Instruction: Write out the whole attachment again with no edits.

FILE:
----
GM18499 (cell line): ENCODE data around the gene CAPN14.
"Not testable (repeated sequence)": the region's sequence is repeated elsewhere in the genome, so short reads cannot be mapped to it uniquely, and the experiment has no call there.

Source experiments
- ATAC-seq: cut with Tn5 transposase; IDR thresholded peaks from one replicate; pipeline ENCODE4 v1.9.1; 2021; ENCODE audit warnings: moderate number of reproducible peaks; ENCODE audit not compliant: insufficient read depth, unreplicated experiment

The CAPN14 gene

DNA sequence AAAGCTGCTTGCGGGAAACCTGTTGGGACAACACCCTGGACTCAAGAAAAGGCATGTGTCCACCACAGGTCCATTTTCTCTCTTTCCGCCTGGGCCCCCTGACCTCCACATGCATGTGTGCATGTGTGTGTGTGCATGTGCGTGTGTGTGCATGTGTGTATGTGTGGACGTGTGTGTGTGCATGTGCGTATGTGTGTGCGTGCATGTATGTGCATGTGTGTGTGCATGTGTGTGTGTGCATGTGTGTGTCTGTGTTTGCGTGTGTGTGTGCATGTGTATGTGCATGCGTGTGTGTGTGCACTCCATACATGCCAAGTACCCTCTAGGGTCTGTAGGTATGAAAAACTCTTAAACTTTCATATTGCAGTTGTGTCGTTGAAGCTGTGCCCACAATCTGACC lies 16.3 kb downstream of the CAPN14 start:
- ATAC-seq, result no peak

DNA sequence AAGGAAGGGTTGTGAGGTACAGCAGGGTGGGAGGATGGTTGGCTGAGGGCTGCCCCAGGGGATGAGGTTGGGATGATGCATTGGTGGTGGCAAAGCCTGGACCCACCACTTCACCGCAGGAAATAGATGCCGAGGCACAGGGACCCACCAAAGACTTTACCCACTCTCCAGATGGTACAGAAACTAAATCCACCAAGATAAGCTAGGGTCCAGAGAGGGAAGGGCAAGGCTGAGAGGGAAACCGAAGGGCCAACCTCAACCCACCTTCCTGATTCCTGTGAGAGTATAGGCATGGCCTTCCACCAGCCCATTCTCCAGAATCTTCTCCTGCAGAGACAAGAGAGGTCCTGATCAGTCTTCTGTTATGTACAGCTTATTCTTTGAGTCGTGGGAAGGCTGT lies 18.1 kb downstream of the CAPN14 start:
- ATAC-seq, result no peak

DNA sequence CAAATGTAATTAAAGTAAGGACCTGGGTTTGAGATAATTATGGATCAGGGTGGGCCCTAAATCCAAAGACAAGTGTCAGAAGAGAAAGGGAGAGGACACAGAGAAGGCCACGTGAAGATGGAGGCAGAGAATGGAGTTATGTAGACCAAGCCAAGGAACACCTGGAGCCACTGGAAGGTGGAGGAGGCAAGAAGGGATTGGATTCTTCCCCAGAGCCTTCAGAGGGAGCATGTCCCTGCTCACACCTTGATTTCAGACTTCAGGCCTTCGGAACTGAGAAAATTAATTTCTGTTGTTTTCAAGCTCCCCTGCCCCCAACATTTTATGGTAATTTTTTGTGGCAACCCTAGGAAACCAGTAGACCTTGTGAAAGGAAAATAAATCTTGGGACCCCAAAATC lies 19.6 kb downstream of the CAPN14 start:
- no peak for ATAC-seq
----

GM18499 (cell line): ENCODE data around the gene CAPN14.
"Not testable (repeated sequence)": the region's sequence is repeated elsewhere in the genome, so short reads cannot be mapped to it uniquely, and the experiment has no call there.

Source experiments
- ATAC-seq: cut with Tn5 transposase; IDR thresholded peaks from one replicate; pipeline ENCODE4 v1.9.1; 2021; ENCODE audit warnings: moderate number of reproducible peaks; ENCODE audit not compliant: insufficient read depth, unreplicated experiment

The CAPN14 gene

DNA sequence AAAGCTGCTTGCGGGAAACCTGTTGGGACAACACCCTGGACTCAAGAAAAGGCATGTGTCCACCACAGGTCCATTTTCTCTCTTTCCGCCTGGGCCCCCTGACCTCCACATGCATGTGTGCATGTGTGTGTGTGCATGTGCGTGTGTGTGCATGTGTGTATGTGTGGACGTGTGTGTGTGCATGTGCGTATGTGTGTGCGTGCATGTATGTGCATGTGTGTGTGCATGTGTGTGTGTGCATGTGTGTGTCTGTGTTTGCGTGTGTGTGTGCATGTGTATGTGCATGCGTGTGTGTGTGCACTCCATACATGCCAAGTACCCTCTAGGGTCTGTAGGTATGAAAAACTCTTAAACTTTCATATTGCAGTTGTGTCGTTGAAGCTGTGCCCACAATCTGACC lies 16.3 kb downstream of the CAPN14 start:
- ATAC-seq, result no peak

DNA sequence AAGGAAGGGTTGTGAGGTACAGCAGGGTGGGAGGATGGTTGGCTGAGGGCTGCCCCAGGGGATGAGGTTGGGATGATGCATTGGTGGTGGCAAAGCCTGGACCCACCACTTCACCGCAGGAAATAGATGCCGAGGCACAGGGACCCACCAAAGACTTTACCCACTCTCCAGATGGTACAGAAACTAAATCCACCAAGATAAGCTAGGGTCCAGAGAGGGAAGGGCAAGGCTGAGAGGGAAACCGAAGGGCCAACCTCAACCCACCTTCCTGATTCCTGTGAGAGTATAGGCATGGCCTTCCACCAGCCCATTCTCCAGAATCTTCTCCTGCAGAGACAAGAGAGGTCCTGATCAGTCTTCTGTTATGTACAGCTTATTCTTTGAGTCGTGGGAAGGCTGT lies 18.1 kb downstream of the CAPN14 start:
- ATAC-seq, result no peak

DNA sequence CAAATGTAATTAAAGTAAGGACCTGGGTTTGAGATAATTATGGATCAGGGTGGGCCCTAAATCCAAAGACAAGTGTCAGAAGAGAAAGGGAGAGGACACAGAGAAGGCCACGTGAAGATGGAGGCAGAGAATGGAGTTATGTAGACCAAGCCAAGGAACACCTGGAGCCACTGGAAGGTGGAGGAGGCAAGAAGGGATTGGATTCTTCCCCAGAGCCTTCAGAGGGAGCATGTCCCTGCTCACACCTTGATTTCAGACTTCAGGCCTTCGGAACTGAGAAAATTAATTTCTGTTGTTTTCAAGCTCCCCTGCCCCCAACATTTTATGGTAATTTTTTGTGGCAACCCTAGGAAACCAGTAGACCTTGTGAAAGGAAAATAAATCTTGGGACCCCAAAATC lies 19.6 kb downstream of the CAPN14 start:
- no peak for ATAC-seq